Open Access Week runs from October 22 to 28.
October 23, 2012—October 22 to 28 is Open Access Week—an international initiative to promote open access, which Peter Suber—director of the Harvard Open Access Project and author of Open Access—describes as “literature [that] is digital, online, free of charge and free of most copyright and licensing restrictions.”
In anticipation of Open Access Week, Suber and Stuart Shieber released "Good Practices for University Open-Access Policies,” an online guide to good practices for university open access (OA). Shieber is the James O. Welch, Jr. and Virginia B. Welch Professor of Computer Science at SEAS, faculty director of the Office for Scholarly Communication (OSC) and co-director of the Berkman Center for Internet and Society.
Harvard, considered a leader in the OA movement, launched the OSC, which spearheads campus-wide initiatives to open, share and preserve scholarship, in 2008. One year later, the OSC created an open access repository, Digital Access to Scholarship at Harvard (DASH). Since its founding, more than 8,200 articles have been deposited in DASH—most of which are peer-reviewed manuscripts published in scholarly journals.
Works in DASH have been downloaded more than one million times, and two-thirds of these downloads originated outside of the United States. Half of those were from developing countries. Tom Dodson, program coordinator for OSC, notes that “Researchers in these countries often have limited access to paid-subscription journals, so having access to free manuscripts is an invaluable resource for them.” The OSC partners with liaisons University-wide to educate faculty about OA and assist them with making their work publically available.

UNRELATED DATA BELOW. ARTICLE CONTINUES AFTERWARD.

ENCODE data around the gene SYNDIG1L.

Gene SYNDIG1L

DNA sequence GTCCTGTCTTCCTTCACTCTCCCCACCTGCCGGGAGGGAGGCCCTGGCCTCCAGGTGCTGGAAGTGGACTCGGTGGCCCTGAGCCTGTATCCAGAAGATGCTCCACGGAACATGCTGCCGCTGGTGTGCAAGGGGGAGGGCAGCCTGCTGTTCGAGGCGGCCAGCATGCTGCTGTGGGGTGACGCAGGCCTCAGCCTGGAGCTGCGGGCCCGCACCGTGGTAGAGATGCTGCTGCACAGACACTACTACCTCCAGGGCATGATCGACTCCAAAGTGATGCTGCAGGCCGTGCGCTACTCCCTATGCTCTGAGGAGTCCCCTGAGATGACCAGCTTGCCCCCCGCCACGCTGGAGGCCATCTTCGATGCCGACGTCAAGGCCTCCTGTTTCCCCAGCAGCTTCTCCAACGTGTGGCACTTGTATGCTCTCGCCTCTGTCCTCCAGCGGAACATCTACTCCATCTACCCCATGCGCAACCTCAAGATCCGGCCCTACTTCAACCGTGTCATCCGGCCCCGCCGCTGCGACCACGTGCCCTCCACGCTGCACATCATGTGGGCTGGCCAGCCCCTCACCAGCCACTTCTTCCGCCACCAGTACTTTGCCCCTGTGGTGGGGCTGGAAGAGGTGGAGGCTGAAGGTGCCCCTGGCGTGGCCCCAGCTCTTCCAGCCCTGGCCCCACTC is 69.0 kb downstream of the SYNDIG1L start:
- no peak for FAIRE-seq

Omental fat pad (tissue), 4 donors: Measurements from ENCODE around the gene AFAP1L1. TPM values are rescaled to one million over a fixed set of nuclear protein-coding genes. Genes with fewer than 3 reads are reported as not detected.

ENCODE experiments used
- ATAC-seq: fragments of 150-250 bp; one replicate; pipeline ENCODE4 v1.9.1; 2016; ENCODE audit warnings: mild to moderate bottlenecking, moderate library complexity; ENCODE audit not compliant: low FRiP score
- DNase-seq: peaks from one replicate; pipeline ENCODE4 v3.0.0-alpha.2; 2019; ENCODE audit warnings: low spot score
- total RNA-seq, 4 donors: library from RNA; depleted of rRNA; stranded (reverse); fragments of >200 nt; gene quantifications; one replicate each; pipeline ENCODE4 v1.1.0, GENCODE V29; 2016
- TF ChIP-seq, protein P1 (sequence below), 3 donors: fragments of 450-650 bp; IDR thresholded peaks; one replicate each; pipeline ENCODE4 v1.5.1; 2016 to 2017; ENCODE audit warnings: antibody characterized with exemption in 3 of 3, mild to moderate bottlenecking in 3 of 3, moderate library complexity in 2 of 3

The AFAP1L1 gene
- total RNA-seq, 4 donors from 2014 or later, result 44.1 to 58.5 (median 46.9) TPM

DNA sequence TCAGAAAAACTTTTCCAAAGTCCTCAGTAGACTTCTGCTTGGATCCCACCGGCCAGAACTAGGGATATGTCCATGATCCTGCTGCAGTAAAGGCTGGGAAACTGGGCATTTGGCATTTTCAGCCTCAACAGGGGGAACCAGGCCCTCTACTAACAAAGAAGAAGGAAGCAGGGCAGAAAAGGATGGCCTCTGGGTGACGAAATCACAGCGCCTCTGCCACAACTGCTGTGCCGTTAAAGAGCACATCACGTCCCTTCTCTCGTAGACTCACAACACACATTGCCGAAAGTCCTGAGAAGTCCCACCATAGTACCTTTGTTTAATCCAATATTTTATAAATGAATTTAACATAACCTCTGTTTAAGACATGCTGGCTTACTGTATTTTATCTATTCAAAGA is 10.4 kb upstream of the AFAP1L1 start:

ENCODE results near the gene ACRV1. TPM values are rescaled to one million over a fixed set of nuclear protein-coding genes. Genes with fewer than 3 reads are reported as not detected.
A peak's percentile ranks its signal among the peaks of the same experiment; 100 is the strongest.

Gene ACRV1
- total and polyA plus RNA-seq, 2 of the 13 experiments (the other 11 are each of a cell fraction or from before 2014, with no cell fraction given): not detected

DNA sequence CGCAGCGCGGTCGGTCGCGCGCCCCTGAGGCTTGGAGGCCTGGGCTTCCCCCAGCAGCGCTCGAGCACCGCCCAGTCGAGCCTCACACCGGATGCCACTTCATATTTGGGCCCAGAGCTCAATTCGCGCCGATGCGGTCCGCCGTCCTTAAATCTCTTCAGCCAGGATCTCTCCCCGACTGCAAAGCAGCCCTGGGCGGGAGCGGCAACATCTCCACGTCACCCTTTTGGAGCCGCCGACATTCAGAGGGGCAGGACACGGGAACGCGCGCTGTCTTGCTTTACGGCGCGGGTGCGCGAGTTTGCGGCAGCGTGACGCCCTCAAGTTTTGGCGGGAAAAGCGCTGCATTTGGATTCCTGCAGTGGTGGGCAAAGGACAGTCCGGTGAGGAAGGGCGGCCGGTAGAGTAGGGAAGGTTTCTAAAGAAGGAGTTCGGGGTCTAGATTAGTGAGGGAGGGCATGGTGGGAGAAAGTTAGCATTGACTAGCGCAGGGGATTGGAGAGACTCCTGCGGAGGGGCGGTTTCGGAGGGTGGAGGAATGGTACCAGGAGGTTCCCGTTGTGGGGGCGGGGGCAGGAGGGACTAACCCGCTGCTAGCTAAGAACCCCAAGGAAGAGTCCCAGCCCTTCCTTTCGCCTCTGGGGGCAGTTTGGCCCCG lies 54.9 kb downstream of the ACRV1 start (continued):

Seven of Harvard’s Schools have OA policies, and at the Harvard Law School, June Casey—the school’s open-access liaison—led a student-targeted campaign to raise awareness about open access. “If students are aware of the benefits of open access, then they can help spread that awareness throughout the Law School community,” said Casey. “In fact, one Open Access Week event on the Law School campus was organized by student Adrianna Benedict.”
This week, the OSC organized an event honoring faculty members who have been most involved with promoting open access, either by submitting articles to DASH or working to assist the OSC with its education and outreach efforts among faculty. The OSC and Harvard Open Access Project also hosted the forum How to Make Your Research Open Access (Whether You're at Harvard or Not), an open discussion on the Harvard OA policies, concrete steps for making your work OA and questions on any aspect of OA, especially from the perspective of publishing researchers.
Attend the final Open Access Week event on Wednesday:
October 24 12-1:30 pm
Open Access to Health Research: Future Directions for the NIH Public Access Policy
Wasserstein Hall, Room 3019
View the list of open-access liaisons here.